Ever since the Bipartisan Campaign Reform Act (BCRA) became law last November, both major political parties have retooled the way they raise and spend campaign money - even as legal challenges have taken the new law all the way to the Supreme Court. The nine justices have sped up a review of the law in order to rule before the 2004 elections, and they held an unusual four hours of oral argument on Monday.
For all the complexity surrounding ways to curb money politics, such retooling is exactly what the BCRA was designed to foster.
As an array of high-powered attorneys either defended or decried the BCRA before the court, the political parties have been busy raising more "hard" dollars - federally limited donations from individuals - as allowed by the new law. From Jan. 1 of this year through the end of June, the national party committees raised $161 million - 45 percent more hard money than during the same period in 2002; 50 percent more than in 2000.
Among other provisions, the BCRA rightly bans soft money - unrestricted donations flowing from businesses, unions, and individuals into national political-party coffers. Before the BCRA, large loopholes in existing laws allowed for a dramatic storm surge of money into politics.
That trend has been rocket-swift in the wrong direction: Soft-money contributions went from $19 million in 1980 to $86 million in 1992. In 2002, the total was $496 million.
Lawyers for the coalition opposed to the BCRA argued Monday that contributions don't create corruption or the appearance of it. But there's plenty of evidence to the contrary. Look no further than the fact that a large majority of the largest donors to campaigns gave to both parties in the last election in an obvious effort to win government favors no matter who's holding the reins of power. One energy-industry CEO pledged $175,000 to the GOP in 1996; the party chairman then escorted him, according to a friend-of-the-court brief, to "four appointments that turned out to be very significant in the legislation affecting public utility holding companies."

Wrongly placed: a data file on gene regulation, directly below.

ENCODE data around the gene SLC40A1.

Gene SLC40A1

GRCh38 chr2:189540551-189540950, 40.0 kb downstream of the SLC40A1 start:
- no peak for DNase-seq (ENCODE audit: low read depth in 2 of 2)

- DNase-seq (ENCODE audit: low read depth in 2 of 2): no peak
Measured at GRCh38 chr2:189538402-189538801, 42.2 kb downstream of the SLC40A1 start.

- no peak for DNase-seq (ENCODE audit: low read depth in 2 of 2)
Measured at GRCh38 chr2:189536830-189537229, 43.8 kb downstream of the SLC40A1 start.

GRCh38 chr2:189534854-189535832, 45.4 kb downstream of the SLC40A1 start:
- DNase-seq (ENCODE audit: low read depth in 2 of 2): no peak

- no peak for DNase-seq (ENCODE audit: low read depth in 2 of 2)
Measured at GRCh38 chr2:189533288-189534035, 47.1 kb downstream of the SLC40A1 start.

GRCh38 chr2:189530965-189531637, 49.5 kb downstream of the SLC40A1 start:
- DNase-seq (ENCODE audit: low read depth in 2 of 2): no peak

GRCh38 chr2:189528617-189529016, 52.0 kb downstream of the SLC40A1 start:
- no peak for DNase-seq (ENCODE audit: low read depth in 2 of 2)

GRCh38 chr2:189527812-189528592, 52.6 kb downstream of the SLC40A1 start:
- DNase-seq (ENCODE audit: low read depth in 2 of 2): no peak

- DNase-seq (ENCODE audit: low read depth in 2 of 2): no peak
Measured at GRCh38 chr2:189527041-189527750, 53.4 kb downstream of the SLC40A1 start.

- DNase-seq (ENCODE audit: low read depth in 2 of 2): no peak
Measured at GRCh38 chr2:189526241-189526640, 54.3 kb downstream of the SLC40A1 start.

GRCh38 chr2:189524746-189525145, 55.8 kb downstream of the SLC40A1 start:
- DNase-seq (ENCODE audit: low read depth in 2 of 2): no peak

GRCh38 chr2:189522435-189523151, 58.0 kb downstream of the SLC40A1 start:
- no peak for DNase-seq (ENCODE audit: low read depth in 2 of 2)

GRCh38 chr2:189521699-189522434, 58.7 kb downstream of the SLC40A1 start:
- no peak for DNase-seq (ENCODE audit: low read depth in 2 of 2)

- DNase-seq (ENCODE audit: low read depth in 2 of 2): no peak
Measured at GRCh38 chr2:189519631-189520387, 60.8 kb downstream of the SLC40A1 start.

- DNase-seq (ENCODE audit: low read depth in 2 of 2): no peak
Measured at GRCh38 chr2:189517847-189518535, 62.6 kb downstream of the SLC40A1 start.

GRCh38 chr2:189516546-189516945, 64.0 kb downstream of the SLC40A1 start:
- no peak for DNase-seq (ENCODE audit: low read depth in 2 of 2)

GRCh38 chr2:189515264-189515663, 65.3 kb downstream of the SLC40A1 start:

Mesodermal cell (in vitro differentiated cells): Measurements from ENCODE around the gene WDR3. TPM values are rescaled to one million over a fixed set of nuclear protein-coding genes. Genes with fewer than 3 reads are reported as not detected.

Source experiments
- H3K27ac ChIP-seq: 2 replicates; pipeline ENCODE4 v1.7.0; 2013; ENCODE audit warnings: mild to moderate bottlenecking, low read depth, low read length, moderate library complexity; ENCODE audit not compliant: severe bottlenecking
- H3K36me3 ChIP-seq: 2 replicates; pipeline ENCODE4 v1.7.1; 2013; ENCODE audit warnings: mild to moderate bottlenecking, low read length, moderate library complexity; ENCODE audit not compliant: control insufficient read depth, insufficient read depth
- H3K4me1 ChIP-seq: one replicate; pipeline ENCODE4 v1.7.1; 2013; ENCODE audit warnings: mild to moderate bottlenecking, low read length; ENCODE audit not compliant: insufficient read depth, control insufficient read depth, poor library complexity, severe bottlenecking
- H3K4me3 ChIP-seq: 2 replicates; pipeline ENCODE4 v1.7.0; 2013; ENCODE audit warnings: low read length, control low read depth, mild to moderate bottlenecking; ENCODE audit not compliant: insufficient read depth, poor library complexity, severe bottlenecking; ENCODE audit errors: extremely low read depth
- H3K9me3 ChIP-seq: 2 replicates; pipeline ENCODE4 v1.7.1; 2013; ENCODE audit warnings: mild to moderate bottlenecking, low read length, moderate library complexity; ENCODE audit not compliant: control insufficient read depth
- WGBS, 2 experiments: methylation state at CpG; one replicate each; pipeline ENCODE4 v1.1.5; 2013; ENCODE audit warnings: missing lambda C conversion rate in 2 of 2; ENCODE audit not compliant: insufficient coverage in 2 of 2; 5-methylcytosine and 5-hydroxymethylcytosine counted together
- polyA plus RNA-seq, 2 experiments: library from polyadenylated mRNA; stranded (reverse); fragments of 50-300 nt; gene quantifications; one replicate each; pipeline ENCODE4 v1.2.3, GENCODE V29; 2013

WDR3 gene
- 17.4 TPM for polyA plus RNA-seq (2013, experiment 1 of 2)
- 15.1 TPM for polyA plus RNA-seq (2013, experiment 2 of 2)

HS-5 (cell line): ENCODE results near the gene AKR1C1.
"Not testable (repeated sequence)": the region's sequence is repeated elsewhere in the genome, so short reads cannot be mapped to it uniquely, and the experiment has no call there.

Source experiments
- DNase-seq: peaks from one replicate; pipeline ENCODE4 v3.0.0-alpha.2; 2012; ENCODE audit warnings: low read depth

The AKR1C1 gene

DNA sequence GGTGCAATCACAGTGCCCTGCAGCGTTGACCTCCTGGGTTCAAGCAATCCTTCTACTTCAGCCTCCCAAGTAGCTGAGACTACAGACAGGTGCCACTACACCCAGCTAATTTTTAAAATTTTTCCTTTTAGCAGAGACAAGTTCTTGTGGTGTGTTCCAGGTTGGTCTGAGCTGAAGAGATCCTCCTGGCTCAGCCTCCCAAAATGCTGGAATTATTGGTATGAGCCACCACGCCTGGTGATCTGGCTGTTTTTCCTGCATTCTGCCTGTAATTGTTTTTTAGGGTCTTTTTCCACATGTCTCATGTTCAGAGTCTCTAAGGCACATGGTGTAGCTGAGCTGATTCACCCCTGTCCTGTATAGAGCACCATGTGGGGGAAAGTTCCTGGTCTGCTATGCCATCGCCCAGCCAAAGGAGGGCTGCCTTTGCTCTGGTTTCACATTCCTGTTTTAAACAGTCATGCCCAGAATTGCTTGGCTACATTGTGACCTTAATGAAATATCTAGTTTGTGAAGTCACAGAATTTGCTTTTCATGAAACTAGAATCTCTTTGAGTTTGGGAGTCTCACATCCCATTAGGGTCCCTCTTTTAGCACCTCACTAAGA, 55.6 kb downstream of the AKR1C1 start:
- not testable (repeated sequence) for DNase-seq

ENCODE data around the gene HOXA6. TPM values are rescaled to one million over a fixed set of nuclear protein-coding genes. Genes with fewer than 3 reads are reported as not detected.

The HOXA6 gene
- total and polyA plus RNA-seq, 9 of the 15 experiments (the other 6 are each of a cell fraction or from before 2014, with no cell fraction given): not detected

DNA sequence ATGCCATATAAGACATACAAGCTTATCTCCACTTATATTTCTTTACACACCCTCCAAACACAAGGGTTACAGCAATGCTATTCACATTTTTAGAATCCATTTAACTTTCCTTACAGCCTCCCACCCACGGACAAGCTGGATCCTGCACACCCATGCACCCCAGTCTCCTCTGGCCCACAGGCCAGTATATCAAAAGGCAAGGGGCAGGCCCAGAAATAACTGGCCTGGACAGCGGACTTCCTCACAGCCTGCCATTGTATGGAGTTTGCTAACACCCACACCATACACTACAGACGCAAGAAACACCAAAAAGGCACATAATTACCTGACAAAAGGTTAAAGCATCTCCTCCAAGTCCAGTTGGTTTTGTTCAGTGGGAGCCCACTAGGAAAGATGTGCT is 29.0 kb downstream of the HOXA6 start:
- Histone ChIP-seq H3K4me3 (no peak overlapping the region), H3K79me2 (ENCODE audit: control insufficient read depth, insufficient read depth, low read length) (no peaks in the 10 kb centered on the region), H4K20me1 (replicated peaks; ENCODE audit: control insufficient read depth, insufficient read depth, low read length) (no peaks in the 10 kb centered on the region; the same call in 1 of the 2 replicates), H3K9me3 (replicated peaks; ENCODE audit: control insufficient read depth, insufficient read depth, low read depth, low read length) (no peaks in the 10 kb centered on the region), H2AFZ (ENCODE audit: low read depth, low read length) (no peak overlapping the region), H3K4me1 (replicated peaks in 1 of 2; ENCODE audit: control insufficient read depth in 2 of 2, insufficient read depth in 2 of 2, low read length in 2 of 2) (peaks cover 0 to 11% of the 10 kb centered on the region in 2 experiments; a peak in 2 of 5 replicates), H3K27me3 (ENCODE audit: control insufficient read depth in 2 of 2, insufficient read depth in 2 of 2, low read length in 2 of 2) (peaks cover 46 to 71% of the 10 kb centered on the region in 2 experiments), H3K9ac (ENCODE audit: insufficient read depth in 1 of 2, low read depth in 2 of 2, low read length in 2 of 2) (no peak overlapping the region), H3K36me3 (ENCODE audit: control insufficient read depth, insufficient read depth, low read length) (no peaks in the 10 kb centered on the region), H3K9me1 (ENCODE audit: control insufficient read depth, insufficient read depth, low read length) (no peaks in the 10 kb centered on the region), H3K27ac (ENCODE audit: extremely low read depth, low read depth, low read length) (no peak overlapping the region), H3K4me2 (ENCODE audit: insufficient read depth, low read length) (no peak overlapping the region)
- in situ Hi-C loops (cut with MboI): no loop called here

The BCRA also puts sensible limits on campaign advertising in restricting so-called "sham" issue ads. Simply, it allows corporations, labor unions, and certain advocacy groups to spend money only from a political action committee (PAC) to pay for broadcast ads that mention federal candidates in the waning days of an election. (Contributions to such PACs are limited and must come from individuals on a voluntary basis.)
A key argument in the plaintiffs' case holds that the BCRA weakens the First Amendment with such advertising restrictions - an "undue burden," as one plaintiff attorney put it. Surely, the "burden" of a special-interest group having to set up a PAC to support candidates is a fair trade-off.
The justices' line of questioning also seemed to suggest a lot of interest in how the new law may impinge on various state laws governing campaign donations and expenditures.
Such federalist notions are appealing, but the political parties at the federal and state level are too fully integrated to simply uphold the BCRA at the federal level, and not uphold at least some of its provisions at the state level. In fact, without such consistency, new loopholes will more readily be found. Already, there's some evidence of the parties back-channeling money through state-party coffers.
At the end of the arguments, it was far from clear how the court might rule. The court appeared divided, at the least, with experts saying Chief Justice William Rehnquist and Justice Sandra Day O'Connor would be the "swing" votes. Justice O'Connor has ruled favorably for regulating campaign finance in past decisions.
The BCRA never purported to be the final fix to the undue influence of special-interest money in American politics. Congress has been trying since 1907 to get it right.
Yet the court should uphold BCRA's soft-money ban. And it should uphold the BCRA's requirements relating to issue ads. Without that, politics-as-usual will, most unfortunately, be usual again. And the very basis of the Constitution - a legislature acting on behalf of a majority of the people and not special interests - will be further eroded.